Epiphanius (c 400) n n n Dates Revelation during Claudius’ reign (so roughly 50 AD). But has John 90 years old! Could John at 70 have outrun Peter to the tomb? Probably a slip on emperor’s name. John’s age fits Domitian’s reign.

Nero’s Reign (60 s) n n Theophylact (11 th cen) says book written 32

Nero’s Reign (60 s) n n Theophylact (11 th cen) says book written 32 years after the ascension. This would put it somewhere 62 -65 AD, depending on the date of Jesus’ ascension. Introduction to the Syriac translation of Revelation (6 th cen) dates book to exile under Nero.

Summary on Date n n n Best and earliest tradition puts book at about

Summary on Date n n n Best and earliest tradition puts book at about 95 AD under Domitian’s persecution. This better fits the situation in Laodicea, as it had been destroyed in 60 or 64 and would still be rebuilding at Nero’s time. The picture of the Asian churches (Rev 2 -3) looks more like Paul has been gone a good while.

Interpretation of Revelation

Interpretation of Revelation

Schools of Interpretation n n Revelation is one of the most difficult books in

Schools of Interpretation n n Revelation is one of the most difficult books in Scripture because of its large figurative element. There are four major approaches to the book n n Preterite Historical Futurist Idealist

Preterite Approach n Proponents n n n Alcasar, a Jesuit (c 1615) to counter

Preterite Approach n Proponents n n n Alcasar, a Jesuit (c 1615) to counter Protestant view Hugo Grotius, Moses Stuart, Jay Adams Features n n Most of book fulfilled early in church history, usually by about 400 AD Only 2 nd coming, etc. still to come

Historical Approach n Proponents n n n Berengaud (11 th cen) first known advocate

Historical Approach n Proponents n n n Berengaud (11 th cen) first known advocate Wyclif, Luther, many A-mils, Alford (pre-mil) Features n n Fulfillments throughout church history Not necessarily in chronological order Problem – have to revise every century or so, as new events need to be fit into scheme Result – view not so common now as earlier

Futurist Approach n Proponents n n Apparently held by early church fathers, though hard

Futurist Approach n Proponents n n Apparently held by early church fathers, though hard to distinguish with so little church history. Ribera (c 1580) revived view to take heat off the Pope. Held by most modern pre-mils. Features n Most fulfillment (ch 4 on? ) is still future, near end of age, second coming.

Idealist Approach n Proponents n n Auberlen (19 th cen), Milligan, Lenski? Features n

Idealist Approach n Proponents n n Auberlen (19 th cen), Milligan, Lenski? Features n n Details not linked to single, specific events in past, present or future Instead they picture general teachings on the warfare between good & evil

Combined Approaches n n Many interpreters now combine two or more of these previous

Combined Approaches n n Many interpreters now combine two or more of these previous four approaches. Beasley-Murray is preterist & futurist. Hoeksema is idealist & futurist. Swete is preterist & idealist.

Some Principles of Interpretation n n Revelation is Scripture. Revelation is revelation. Revelation makes

Some Principles of Interpretation n n Revelation is Scripture. Revelation is revelation. Revelation makes considerable use of figure. Apparently more than one of the approaches is useful in understanding the book.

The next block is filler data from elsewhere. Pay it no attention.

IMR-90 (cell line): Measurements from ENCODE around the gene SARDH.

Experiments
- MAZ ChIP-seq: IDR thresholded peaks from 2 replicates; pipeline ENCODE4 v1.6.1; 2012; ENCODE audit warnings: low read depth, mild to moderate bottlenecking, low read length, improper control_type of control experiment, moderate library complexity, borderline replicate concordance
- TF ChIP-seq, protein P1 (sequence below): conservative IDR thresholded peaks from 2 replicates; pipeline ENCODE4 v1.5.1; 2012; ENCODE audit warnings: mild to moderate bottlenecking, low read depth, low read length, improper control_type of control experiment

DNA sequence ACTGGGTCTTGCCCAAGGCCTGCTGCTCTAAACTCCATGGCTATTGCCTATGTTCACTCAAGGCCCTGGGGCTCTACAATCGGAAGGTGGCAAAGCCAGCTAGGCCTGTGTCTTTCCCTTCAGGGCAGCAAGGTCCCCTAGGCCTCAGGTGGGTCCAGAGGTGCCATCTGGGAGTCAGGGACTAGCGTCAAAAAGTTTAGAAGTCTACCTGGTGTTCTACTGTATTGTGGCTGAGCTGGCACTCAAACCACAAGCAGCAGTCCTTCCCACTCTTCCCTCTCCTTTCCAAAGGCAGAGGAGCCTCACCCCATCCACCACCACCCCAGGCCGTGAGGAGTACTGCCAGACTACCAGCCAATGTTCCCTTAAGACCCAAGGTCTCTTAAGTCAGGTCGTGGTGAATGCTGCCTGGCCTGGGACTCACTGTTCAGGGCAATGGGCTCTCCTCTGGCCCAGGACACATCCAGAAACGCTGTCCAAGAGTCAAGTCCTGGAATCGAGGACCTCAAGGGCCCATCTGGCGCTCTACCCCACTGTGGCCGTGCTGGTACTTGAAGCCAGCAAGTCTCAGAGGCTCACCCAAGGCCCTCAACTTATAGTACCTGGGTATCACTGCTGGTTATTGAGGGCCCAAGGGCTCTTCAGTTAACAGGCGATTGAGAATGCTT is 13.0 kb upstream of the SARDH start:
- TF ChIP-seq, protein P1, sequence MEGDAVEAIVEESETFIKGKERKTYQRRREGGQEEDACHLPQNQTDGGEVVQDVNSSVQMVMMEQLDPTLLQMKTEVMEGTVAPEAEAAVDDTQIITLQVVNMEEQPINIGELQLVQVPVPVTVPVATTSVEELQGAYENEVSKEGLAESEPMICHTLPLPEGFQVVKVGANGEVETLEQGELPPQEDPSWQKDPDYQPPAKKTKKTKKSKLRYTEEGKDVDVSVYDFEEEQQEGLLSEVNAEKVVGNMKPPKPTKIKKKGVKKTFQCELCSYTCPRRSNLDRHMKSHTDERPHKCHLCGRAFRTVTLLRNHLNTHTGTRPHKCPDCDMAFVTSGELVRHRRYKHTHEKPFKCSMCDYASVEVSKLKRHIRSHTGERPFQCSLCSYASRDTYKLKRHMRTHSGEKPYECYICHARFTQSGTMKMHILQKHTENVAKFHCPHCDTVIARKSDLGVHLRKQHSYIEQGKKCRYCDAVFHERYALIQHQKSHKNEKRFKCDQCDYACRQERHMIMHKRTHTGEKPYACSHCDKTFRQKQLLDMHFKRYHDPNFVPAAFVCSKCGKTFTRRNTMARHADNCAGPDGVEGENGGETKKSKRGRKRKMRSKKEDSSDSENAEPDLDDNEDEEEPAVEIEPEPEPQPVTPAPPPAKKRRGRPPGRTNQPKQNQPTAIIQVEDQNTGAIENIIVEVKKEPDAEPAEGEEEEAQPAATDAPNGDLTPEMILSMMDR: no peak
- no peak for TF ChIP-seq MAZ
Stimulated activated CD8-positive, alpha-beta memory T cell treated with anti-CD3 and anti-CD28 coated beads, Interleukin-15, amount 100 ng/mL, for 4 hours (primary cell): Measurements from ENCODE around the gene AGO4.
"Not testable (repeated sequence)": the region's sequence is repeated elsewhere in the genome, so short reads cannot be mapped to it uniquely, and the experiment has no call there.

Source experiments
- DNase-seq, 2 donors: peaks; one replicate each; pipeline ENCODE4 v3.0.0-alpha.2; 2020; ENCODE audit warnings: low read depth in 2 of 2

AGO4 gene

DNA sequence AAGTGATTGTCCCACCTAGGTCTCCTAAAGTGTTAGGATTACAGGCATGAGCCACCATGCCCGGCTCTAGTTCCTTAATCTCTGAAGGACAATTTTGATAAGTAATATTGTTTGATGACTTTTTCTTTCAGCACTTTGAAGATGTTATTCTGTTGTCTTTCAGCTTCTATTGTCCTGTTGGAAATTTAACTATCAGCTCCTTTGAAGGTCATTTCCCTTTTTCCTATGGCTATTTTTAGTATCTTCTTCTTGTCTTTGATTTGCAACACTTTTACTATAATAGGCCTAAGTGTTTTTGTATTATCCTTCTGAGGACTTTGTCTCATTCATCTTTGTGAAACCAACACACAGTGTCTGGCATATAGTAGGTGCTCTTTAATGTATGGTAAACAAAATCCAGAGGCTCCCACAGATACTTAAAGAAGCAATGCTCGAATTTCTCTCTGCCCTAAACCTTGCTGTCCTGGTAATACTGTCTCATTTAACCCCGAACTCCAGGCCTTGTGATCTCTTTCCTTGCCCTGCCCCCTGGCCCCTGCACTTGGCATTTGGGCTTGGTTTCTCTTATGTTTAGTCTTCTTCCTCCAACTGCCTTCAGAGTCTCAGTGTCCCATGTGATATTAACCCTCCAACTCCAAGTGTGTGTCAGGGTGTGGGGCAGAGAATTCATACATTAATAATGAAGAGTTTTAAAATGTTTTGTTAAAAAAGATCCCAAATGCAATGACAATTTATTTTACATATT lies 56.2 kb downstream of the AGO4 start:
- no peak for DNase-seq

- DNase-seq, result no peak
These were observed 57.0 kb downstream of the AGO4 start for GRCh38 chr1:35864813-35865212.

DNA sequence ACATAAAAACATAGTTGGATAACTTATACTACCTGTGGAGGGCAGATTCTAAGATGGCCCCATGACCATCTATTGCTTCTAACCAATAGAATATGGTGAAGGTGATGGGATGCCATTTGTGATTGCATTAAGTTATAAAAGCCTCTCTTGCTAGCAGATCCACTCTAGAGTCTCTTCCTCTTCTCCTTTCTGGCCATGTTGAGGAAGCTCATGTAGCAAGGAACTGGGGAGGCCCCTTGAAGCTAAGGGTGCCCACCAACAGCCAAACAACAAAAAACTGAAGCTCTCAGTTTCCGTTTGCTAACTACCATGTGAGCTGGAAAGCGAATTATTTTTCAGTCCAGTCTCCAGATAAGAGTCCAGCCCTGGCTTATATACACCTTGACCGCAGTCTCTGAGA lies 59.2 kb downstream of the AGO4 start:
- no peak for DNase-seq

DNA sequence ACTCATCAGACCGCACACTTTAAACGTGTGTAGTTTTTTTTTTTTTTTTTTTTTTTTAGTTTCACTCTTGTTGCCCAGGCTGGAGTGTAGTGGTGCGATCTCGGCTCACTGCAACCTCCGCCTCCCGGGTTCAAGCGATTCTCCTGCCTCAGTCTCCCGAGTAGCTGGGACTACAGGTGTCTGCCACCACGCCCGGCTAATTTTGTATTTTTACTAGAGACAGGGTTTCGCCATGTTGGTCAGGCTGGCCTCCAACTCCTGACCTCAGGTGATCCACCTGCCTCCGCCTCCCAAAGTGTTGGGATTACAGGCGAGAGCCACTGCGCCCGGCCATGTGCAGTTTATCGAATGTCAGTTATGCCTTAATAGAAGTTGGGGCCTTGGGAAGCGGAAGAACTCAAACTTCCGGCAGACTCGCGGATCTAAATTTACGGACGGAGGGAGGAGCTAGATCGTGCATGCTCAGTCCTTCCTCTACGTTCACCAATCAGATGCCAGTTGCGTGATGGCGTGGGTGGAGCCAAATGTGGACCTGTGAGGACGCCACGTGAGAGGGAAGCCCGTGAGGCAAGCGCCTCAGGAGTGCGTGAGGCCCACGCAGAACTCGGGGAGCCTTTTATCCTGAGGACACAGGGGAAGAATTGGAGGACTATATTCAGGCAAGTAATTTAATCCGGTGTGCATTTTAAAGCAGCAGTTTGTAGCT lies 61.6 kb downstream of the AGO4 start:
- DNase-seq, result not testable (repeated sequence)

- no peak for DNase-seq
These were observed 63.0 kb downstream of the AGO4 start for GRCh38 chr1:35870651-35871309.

Revelation is Scripture n So inspired, inerrant n n Don’t interpret so that its

Revelation is Scripture n So inspired, inerrant n n Don’t interpret so that its predictions are falsified. So intended to be understood n n n Don’t interpret as too obscure. Interpretation should make some reasonable sense to original audience. Concentrate on text, not on commentators.

Revelation is Revelation n Don’t get sidetracked on what John is allegedly doing. n

Revelation is Revelation n Don’t get sidetracked on what John is allegedly doing. n n n According to Rev 1: 1: n n n He tells us he really had this as a vision. So he claims to be recorder, not inventor. The The author is God. revealer is Jesus. messenger is an angel. recipient is John. This may explain some of the style differences.

Revelation uses Figure n n n Much of this comes from the OT, which

Revelation uses Figure n n n Much of this comes from the OT, which is used & adapted by God/Jesus (not John!) Some of this comes from Greco-Roman culture. It looks like a few of the figures pick up ideas previously circulating in pagan circles.

Several Approaches n n n Futurist – the second coming, etc. hasn’t occurred yet.

Several Approaches n n n Futurist – the second coming, etc. hasn’t occurred yet. Preterite – some of the symbolism comes from John’s time. Historical/Idealist – the figures may have been chosen to resonate with the experience of Christians throughout the church age.

Outline of Revelation Adapted from G. E. Ladd

Outline of Revelation Adapted from G. E. Ladd

Outline of Revelation n n n Prologue (1: 1 -8) The 1 st Vision:

Outline of Revelation n n n Prologue (1: 1 -8) The 1 st Vision: The Present (1: 9 -3: 22) The 2 nd Vision: The Future (4: 1 -16: 21) The 3 rd Vision: The End (17: 1 -21: 8) The 4 th Vision: The Beginning (21: 922: 5) Epilogue (22: 6 -21)

Outline of Revelation n n Prologue (1: 1 -8) The First Vision: the Present

Outline of Revelation n n Prologue (1: 1 -8) The First Vision: the Present (1: 9 -3: 22) n n Vision of the Glorified Christ (1: 9 -20) His Letters to the Churches (2: 1 -3: 22)

Outline of Revelation n The Second Vision: the Future (4: 116: 21) n n

Outline of Revelation n The Second Vision: the Future (4: 116: 21) n n n The The The heavenly throne-room (4: 1 -11) seven seals (5: 1 -8: 1) seven trumpets (8: 2 -11: 20) 2 nd vision interlude (12: 1 -14: 20) seven bowls (15: 1 -16: 21)

Outline of Revelation n The Third Vision: the End (17: 1 -21: 8) n

Outline of Revelation n The Third Vision: the End (17: 1 -21: 8) n Babylon destroyed (17: 1 -19: 5) n n n The woman on the beast (17: 1 -18) The judgment of Babylon (18: 1 -19: 5) Final victory (19: 6 -21: 8) n n n The marriage of the Lamb (19: 6 -10) Christ’s second coming (19: 11 -21) The millennial rule (20: 1 -10) The last judgment (20: 11 -15) The new heaven & new earth (21: 1 -8)

Outline of Revelation n The Fourth Vision: the Beginning (21: 922: 5) n n

Outline of Revelation n The Fourth Vision: the Beginning (21: 922: 5) n n n The new Jerusalem (21: 9 -27) The river of life (22: 1 -5) Epilogue (22: 6 -21)

The End! See Revelation for Details

The End! See Revelation for Details